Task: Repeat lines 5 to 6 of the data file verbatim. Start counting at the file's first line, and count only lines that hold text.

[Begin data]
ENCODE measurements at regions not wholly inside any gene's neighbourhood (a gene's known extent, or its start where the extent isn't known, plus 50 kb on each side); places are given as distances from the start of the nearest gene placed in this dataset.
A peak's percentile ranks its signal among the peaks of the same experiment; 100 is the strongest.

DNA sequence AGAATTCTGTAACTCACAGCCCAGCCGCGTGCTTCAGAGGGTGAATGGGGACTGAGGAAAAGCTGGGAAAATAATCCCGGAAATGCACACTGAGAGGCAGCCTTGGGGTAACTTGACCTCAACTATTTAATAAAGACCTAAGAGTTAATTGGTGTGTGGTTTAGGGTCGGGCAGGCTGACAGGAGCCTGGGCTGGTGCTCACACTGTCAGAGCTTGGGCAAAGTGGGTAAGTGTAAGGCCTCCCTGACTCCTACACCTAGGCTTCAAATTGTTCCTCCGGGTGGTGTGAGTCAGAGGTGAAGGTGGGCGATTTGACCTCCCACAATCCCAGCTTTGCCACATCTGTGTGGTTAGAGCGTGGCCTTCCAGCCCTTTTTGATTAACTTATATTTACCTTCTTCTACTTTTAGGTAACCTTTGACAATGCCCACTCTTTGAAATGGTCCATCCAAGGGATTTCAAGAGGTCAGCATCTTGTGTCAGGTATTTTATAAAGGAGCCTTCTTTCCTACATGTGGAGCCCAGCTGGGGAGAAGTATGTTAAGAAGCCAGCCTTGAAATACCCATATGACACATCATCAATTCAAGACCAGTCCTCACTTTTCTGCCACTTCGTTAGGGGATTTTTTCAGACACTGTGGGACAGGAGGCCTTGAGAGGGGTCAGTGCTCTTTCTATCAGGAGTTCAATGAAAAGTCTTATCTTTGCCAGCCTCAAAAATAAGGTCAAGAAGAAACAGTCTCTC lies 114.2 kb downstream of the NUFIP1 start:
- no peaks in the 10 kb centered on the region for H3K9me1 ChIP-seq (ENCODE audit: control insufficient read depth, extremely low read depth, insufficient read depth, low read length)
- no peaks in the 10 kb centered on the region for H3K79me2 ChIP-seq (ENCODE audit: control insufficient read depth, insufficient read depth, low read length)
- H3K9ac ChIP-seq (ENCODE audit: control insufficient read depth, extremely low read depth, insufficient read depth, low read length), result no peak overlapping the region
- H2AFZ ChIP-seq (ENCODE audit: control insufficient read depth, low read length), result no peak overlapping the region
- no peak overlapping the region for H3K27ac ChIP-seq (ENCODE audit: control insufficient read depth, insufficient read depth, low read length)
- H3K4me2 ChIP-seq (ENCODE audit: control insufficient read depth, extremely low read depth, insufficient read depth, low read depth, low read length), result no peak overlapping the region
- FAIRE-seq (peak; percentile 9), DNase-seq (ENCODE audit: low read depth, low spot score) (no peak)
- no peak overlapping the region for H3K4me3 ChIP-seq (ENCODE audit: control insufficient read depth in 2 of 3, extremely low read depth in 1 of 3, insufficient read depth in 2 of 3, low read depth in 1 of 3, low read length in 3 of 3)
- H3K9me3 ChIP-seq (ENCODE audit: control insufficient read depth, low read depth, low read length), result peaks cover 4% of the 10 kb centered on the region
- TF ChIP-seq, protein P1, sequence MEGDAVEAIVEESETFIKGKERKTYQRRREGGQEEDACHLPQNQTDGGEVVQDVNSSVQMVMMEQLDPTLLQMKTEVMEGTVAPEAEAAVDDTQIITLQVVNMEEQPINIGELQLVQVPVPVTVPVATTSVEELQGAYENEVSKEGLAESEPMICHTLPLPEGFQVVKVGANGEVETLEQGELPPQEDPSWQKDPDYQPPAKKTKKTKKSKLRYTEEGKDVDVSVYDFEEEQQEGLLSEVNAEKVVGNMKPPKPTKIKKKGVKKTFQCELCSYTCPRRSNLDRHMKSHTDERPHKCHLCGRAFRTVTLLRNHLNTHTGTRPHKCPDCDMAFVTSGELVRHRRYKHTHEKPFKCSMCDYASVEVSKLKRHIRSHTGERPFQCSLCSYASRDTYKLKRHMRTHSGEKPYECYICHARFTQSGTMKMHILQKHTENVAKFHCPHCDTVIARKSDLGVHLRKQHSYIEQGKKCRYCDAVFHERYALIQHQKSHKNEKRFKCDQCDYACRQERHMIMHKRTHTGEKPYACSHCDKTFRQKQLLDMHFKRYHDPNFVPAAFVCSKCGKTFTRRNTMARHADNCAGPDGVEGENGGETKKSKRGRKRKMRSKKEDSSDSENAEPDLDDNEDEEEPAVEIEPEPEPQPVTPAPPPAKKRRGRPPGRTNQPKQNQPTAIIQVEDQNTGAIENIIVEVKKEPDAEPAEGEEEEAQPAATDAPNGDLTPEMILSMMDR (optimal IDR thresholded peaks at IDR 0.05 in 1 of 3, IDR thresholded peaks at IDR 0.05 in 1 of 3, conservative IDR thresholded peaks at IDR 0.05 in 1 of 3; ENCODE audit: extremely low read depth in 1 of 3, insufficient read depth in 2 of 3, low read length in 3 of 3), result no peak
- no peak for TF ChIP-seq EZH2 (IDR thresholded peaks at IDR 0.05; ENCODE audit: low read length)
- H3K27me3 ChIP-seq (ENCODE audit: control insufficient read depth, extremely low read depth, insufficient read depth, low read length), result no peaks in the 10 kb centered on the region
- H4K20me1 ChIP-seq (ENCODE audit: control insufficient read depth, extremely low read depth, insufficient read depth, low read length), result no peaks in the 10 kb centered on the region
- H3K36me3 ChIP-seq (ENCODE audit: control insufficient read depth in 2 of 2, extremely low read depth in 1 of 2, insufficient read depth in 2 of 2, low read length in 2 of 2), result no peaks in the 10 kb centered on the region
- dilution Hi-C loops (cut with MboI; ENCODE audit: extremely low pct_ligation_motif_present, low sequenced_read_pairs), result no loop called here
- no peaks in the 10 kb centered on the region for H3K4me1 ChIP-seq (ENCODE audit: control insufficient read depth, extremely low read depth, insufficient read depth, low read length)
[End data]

- no peaks in the 10 kb centered on the region for H3K79me2 ChIP-seq (ENCODE audit: control insufficient read depth, insufficient read depth, low read length)
- H3K9ac ChIP-seq (ENCODE audit: control insufficient read depth, extremely low read depth, insufficient read depth, low read length), result no peak overlapping the region